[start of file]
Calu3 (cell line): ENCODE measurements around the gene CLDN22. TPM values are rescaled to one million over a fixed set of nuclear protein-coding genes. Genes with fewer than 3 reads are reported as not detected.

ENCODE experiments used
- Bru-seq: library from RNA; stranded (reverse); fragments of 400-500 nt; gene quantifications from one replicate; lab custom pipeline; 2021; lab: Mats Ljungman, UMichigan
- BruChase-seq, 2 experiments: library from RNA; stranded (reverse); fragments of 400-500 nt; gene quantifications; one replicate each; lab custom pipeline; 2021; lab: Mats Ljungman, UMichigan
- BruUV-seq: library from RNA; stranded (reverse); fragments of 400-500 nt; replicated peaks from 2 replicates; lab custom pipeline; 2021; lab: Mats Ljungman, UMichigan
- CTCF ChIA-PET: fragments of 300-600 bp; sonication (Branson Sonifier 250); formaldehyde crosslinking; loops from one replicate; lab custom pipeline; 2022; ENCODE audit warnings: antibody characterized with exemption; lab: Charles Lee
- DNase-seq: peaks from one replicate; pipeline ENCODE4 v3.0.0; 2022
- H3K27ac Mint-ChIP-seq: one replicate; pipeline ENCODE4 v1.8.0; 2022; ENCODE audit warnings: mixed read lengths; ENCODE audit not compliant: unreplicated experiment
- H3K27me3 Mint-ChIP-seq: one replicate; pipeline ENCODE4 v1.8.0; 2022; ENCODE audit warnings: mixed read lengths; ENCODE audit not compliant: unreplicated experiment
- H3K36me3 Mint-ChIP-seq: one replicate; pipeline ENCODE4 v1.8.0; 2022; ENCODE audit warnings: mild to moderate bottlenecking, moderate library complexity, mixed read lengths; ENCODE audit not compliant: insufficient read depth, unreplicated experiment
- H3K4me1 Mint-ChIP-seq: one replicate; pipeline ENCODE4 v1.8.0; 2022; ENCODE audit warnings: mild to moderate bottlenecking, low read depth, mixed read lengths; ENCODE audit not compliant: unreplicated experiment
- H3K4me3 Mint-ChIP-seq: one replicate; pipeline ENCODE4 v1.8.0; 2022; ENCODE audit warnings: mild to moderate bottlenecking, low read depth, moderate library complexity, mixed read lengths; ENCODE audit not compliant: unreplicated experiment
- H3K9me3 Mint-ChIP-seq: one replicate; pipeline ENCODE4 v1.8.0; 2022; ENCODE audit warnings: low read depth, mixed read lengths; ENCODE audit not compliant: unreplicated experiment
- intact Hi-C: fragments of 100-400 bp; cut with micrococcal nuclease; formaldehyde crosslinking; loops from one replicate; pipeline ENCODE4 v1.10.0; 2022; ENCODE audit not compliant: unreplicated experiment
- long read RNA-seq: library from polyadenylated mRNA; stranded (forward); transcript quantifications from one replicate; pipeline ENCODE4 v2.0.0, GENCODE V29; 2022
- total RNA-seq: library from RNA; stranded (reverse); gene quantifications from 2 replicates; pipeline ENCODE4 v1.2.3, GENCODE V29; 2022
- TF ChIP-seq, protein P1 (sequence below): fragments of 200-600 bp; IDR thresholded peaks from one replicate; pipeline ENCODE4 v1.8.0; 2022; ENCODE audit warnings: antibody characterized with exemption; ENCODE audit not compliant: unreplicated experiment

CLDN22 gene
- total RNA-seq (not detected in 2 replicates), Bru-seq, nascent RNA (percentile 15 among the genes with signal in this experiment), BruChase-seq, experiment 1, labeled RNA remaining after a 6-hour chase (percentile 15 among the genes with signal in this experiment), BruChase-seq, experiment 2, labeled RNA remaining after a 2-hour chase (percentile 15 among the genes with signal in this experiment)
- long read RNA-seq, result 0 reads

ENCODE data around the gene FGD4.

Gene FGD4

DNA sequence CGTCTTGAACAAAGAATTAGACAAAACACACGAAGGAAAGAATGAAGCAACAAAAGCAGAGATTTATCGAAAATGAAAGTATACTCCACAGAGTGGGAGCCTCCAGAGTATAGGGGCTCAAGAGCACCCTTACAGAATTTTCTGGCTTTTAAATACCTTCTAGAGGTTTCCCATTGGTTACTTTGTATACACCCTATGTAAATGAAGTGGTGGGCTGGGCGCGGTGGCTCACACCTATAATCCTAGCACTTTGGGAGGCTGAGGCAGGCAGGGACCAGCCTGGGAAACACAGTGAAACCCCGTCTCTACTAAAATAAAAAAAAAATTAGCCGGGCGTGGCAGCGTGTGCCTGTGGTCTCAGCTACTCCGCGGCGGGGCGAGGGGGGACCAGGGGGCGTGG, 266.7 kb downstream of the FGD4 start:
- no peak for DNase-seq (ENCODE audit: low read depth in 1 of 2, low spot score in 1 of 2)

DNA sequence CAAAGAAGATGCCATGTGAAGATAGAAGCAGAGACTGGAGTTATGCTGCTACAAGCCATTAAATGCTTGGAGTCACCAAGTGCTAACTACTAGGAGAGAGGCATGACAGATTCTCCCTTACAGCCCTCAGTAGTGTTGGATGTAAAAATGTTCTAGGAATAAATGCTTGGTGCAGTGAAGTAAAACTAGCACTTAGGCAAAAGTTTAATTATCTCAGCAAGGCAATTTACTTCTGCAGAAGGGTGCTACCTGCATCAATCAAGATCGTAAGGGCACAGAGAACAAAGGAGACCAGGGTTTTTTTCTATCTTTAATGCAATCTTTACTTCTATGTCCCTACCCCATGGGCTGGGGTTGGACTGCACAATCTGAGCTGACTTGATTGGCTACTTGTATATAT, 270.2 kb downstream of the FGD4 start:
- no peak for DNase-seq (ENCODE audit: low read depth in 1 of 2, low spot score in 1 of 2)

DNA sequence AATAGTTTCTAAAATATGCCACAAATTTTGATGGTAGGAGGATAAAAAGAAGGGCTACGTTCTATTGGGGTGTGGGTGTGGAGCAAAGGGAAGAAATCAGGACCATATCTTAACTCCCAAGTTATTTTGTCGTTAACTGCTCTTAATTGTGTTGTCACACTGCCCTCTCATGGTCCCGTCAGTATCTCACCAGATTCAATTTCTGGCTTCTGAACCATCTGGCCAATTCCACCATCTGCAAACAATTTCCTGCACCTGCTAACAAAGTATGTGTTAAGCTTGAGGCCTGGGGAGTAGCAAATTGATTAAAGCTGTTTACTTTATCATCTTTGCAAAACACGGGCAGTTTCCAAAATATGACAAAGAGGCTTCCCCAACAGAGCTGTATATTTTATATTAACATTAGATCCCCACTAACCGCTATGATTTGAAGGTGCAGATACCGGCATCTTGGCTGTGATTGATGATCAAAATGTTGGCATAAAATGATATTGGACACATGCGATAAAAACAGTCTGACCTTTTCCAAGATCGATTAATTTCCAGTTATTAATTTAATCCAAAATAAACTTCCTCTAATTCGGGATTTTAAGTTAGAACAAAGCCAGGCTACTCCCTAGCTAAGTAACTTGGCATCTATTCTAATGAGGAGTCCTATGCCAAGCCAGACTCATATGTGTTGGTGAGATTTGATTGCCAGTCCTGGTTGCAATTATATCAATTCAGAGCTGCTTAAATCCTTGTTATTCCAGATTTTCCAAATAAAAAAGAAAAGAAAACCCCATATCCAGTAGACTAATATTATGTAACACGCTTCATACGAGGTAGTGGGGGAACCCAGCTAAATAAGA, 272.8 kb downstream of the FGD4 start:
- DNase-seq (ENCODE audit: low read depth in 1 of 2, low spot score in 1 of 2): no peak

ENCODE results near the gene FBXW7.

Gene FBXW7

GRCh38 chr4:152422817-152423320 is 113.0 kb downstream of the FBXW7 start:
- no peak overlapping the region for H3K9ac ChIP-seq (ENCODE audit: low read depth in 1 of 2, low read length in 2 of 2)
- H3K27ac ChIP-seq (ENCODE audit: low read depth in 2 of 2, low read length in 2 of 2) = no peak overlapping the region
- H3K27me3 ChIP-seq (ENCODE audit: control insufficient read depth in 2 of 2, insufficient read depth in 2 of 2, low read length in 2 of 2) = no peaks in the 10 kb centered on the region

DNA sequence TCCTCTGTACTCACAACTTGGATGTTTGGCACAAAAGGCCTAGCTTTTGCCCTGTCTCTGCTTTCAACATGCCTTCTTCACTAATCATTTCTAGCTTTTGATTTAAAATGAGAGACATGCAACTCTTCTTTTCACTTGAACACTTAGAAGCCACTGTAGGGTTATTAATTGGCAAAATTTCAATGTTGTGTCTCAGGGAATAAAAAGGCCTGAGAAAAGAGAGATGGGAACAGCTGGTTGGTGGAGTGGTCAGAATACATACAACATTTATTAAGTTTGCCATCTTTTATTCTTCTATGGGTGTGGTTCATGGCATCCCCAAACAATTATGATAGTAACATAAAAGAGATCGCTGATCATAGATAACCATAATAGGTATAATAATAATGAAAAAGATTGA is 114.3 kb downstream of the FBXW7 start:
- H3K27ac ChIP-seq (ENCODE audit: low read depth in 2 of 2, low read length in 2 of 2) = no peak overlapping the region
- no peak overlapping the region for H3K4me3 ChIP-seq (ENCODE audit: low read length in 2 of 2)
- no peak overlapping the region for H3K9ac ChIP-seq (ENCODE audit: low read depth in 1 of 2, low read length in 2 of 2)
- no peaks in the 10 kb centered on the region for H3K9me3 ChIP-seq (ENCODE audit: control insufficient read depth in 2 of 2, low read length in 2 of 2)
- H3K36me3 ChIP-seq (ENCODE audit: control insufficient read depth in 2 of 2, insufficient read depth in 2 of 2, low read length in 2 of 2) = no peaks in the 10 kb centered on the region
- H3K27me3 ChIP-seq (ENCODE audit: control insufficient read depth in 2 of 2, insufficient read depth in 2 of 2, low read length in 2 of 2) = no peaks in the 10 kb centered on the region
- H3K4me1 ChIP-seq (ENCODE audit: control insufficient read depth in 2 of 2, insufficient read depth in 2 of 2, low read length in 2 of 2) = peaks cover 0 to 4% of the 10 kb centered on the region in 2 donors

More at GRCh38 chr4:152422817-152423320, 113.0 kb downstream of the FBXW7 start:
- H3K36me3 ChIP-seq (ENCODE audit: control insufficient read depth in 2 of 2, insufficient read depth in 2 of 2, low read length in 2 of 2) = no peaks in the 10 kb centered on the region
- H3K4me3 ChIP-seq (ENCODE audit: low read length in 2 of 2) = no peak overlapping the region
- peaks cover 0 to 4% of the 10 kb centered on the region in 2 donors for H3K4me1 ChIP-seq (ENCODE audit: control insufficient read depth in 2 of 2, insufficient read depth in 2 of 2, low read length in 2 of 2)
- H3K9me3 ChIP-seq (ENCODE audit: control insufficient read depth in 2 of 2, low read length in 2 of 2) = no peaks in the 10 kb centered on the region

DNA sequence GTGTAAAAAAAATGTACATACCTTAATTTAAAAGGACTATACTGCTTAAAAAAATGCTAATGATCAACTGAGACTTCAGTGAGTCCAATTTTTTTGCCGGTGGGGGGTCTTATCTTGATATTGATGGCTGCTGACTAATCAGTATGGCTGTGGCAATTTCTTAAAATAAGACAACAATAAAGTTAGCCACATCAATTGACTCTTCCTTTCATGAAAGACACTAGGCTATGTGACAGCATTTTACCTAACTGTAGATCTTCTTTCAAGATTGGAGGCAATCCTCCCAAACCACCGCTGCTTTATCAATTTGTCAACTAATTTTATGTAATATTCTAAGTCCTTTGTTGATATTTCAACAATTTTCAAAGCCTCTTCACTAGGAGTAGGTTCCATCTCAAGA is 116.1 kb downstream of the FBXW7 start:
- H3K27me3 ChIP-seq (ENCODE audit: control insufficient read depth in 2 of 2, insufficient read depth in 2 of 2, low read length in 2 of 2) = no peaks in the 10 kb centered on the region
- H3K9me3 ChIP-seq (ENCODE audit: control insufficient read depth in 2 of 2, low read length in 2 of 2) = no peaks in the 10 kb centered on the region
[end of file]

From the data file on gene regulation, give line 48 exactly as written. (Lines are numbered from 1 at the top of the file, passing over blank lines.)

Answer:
DNA sequence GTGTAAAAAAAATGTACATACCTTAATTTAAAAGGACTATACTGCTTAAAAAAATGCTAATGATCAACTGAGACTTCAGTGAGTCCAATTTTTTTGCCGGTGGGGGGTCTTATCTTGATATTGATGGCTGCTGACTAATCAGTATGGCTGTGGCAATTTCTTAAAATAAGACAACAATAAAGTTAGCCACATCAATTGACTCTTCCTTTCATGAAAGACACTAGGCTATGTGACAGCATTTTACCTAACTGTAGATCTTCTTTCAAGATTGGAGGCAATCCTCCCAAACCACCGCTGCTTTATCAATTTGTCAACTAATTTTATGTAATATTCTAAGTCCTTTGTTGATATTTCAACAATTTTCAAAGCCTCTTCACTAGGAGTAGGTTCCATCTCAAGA is 116.1 kb downstream of the FBXW7 start: